In chapter 2 we are introduced to the topic of Illusory correlation: the perception of statistical association between two variables where none exists. This age old phenomenon is seen in many different shapes and forms in our lives today. As I read this section of the book I couldn't help but think of the many examples of illusory correlation I fall prey to in my own life. Illusory correlation forms the bias for many superstitions. The marvel that is Friday the 13th holds a strong presence in my life and the lives of thousands of people. During every occurrence of the date I over-evaluate my plans, even to the extent that I may change my schedule to avoid something that may go wrong. Another major example that is discussed in the book is the negative correlation between latter's and bad luck. This is another example displayed in my own life. I avoid latter's like the plague, taking an extra-long route to avoid having to walk under a latter in fear of obtaining bad luck. The illusory correlation is seen in a gamut of forms in our lives today, but each one looming with the question of what if. What if I walk under the latter, or take a test on Friday the 13th? Will I have bad luck? Will I not do as well? The fear of the unknown is encompassed within this psychological term, and forces many to fall prey to it. The book explains that our minds our not good at remembering "nonevents" , things that don't happen, and instead focus on the few occurrences in which a negative view is perceived. It is difficult to break your mind from the expectations it has built around specific events. So I leave you with this question. In what capacity does illusory correlation play a part in your life?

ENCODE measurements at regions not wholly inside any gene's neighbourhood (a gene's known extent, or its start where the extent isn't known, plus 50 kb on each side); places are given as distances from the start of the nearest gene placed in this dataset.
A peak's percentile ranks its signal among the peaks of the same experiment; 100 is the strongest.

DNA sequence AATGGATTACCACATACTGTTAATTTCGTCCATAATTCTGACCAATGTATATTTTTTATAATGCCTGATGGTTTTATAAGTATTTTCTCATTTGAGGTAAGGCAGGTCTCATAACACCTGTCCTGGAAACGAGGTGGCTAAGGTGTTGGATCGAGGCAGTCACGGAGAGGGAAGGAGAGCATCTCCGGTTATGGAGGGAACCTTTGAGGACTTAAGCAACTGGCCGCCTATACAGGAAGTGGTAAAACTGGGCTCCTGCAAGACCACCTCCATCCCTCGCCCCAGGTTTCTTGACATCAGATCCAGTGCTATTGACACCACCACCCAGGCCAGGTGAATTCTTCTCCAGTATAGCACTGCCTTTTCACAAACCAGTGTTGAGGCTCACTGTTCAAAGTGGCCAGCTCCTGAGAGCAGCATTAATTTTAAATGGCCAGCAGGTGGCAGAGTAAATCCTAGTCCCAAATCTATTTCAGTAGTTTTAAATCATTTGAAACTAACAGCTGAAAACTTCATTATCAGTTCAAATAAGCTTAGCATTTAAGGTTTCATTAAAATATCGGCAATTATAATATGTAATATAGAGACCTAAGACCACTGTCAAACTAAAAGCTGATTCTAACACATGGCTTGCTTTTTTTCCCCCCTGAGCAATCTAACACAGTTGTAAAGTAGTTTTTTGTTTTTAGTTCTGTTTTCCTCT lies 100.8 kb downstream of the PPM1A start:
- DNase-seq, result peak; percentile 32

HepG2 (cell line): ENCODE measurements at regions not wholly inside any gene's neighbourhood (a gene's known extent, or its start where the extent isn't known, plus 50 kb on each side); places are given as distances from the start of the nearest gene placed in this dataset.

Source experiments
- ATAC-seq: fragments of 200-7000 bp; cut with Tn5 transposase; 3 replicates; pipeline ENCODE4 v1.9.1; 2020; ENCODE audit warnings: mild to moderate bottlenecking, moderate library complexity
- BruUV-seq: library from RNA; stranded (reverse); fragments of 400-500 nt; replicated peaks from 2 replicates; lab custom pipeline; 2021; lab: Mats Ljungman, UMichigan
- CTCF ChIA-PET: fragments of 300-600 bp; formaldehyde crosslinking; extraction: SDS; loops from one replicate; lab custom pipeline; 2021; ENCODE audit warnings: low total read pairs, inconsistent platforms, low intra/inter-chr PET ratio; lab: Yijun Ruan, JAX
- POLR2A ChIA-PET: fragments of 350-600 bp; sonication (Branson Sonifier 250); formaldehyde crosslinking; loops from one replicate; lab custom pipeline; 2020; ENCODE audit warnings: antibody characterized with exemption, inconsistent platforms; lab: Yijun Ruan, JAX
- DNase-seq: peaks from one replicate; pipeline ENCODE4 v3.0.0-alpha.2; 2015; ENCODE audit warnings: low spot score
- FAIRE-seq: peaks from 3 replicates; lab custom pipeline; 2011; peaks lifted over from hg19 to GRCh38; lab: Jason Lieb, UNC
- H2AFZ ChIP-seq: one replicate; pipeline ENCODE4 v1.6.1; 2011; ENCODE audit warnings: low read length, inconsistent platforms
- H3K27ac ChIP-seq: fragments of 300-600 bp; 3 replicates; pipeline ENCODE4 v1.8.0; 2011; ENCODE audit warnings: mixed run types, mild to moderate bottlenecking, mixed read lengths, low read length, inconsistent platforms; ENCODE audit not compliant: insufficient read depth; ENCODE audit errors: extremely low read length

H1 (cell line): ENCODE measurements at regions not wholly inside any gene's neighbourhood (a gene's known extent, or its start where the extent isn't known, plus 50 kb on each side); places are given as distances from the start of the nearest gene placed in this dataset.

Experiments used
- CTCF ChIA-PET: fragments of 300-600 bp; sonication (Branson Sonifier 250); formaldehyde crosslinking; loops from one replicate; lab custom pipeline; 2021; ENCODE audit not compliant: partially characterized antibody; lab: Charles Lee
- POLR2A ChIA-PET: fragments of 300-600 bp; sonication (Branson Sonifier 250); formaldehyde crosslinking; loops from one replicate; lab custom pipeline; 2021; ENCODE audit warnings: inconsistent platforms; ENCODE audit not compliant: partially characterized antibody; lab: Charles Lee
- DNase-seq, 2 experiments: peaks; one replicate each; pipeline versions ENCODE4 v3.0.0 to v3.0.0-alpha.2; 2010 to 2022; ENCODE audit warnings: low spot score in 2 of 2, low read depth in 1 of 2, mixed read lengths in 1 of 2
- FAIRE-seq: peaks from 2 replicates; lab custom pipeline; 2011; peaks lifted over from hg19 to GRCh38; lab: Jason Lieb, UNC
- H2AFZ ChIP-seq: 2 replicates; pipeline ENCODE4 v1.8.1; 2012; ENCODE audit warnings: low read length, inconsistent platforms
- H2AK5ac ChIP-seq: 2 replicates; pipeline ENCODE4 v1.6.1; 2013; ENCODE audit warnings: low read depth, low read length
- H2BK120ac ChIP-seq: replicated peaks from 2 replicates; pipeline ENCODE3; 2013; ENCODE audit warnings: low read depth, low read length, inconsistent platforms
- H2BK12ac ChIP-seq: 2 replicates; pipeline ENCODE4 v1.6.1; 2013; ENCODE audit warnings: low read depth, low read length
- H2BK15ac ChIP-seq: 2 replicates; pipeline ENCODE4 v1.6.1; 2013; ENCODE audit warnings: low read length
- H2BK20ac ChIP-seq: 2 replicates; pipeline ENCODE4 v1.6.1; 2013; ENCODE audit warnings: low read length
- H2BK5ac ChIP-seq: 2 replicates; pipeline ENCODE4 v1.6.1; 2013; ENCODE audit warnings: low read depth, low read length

Psychology From Inquiry to Understanding by: Scott Lilienfeld, Steven Lynn, Laura Namy, Nacy Woolf